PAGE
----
Randomized field trials are a sturdy method of generating defensible de·fen·si·ble
Capable of being defended, protected, or justified: defensible arguments.
de·fen evidence about the relative effectiveness of various interventions; nonrandomized trials do so, at times, but unpredictably. For instance, in the Salk polio vaccine Two polio vaccines are used throughout the world to combat polio. The first was developed by Jonas Salk, first tested in 1952, and announced to the world by Salk on April 12, 1955. It consists of an injected dose of inactivated (dead) poliovirus. studies of the 1950s, randomized trials that were mounted in some states produced estimates of the vaccine's effect on polio that were appreciably greater than estimates from a parallel series of nonrandomized trials, The factors that might have led to this difference are still not well understood. After the Salk trials, controversy erupted over the use of oxygen-enrichment therapy for premature infants, Early domized studies suggested that the infant death Noun 1. infant death - sudden and unexpected death of an apparently healthy infant during sleep
cot death, crib death, SIDS, sudden infant death syndrome rate was reduced significantly by the oxygen-enrichment therapy. Subsequent randomized clinical trials randomized clinical trial,
n a clinical study where volunteer participants with comparable characteristics are randomly assigned to different test groups to compare the efficacy of therapies. helped to reveal that enriched oxygen environments for premature infants caused blindness and did not decrease infant mortality (hardware) infant mortality - It is common lore among hackers (and in the electronics industry at large) that the chances of sudden hardware failure drop off exponentially with a machine's time since first use (that is, until the relatively distant time at which enough mechanical .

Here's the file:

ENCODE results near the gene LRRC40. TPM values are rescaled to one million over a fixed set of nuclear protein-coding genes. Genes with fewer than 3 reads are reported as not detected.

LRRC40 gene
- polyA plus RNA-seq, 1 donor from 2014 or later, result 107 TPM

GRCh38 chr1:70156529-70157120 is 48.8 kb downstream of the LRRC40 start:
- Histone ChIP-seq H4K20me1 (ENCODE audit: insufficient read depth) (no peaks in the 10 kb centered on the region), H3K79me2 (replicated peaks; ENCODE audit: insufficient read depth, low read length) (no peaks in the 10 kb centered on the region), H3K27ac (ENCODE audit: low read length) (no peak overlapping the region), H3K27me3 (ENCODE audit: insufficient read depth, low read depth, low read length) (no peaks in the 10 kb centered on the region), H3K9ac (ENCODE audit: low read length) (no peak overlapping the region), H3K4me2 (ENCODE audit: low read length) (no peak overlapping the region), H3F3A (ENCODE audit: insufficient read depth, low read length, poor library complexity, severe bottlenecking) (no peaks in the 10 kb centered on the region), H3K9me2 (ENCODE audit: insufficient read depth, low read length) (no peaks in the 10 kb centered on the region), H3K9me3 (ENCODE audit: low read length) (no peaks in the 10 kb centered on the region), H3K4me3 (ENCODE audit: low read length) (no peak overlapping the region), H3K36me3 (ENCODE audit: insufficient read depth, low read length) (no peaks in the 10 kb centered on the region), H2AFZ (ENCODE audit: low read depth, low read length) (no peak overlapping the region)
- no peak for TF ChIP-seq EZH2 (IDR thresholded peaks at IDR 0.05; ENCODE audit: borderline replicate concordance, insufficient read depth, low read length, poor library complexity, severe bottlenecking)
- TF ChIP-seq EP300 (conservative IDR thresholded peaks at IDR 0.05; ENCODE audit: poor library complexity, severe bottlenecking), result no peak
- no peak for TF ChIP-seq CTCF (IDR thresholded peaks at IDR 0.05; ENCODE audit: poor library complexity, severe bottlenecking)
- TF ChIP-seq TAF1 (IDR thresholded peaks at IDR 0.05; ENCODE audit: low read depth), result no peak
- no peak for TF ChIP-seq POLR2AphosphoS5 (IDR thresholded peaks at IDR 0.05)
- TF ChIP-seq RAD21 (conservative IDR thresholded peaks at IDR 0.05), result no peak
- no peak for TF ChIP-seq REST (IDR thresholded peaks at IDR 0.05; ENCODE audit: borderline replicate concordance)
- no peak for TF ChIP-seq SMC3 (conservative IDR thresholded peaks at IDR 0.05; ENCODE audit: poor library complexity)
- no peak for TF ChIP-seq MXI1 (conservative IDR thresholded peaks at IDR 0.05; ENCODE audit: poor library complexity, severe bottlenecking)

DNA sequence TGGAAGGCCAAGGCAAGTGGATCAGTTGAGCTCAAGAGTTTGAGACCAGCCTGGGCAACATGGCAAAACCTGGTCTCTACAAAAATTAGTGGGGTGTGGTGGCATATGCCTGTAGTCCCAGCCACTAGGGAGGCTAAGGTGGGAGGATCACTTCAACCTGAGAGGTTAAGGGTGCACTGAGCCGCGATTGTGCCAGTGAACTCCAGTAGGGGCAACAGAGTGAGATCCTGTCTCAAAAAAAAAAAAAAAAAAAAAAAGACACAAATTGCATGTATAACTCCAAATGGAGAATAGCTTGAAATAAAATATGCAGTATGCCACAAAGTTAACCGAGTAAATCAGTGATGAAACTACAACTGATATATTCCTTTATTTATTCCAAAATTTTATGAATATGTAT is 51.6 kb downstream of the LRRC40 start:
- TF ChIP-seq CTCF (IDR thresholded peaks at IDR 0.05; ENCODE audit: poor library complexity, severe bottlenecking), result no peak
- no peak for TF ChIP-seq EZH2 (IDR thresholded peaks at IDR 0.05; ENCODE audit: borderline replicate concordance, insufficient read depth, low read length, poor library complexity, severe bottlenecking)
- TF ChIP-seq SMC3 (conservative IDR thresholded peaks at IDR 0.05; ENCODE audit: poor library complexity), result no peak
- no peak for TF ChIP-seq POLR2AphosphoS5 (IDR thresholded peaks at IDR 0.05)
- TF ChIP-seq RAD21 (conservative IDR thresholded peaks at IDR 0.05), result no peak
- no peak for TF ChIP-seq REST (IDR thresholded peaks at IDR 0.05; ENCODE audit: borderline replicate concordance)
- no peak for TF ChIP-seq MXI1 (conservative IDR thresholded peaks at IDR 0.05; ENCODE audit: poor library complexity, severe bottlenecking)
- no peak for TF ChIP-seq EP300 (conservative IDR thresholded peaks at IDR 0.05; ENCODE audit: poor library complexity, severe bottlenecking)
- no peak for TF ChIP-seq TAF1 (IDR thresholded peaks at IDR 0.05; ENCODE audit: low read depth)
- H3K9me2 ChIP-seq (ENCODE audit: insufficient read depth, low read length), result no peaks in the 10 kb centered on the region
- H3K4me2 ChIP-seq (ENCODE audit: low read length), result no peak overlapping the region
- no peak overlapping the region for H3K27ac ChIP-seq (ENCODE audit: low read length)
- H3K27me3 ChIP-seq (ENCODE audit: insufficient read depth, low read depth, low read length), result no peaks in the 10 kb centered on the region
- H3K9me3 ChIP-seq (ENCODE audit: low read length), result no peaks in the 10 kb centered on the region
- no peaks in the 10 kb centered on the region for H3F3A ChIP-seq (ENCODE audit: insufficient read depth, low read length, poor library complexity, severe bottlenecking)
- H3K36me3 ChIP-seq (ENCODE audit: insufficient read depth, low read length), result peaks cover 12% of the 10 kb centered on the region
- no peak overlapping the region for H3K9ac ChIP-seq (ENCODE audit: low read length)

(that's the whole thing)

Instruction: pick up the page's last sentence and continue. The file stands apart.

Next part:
Yet this powerful technique of discovering what works has been slow to come to the field of education. Consider the widespread adoption of "whole school reform" models such as "Success for All," "Accelerated Schools;' and "Expeditionary ex·pe·di·tion·ar·y
1. Relating to or constituting an expedition.
2. Sent on or designed for military operations abroad: the French expeditionary force in Indochina.
Adj. 1. Learning' The promise of whole-school reform was to install standardized, high-performing, research-tested curricula in school after school, instead of forcing each school and school district to be its own curriculum developer. Much energy and expense has been devoted to implementing these prepackaged pre·pack·age
tr.v. pre·pack·aged, pre·pack·ag·ing, pre·pack·ag·es
To wrap or package (a product) before marketing.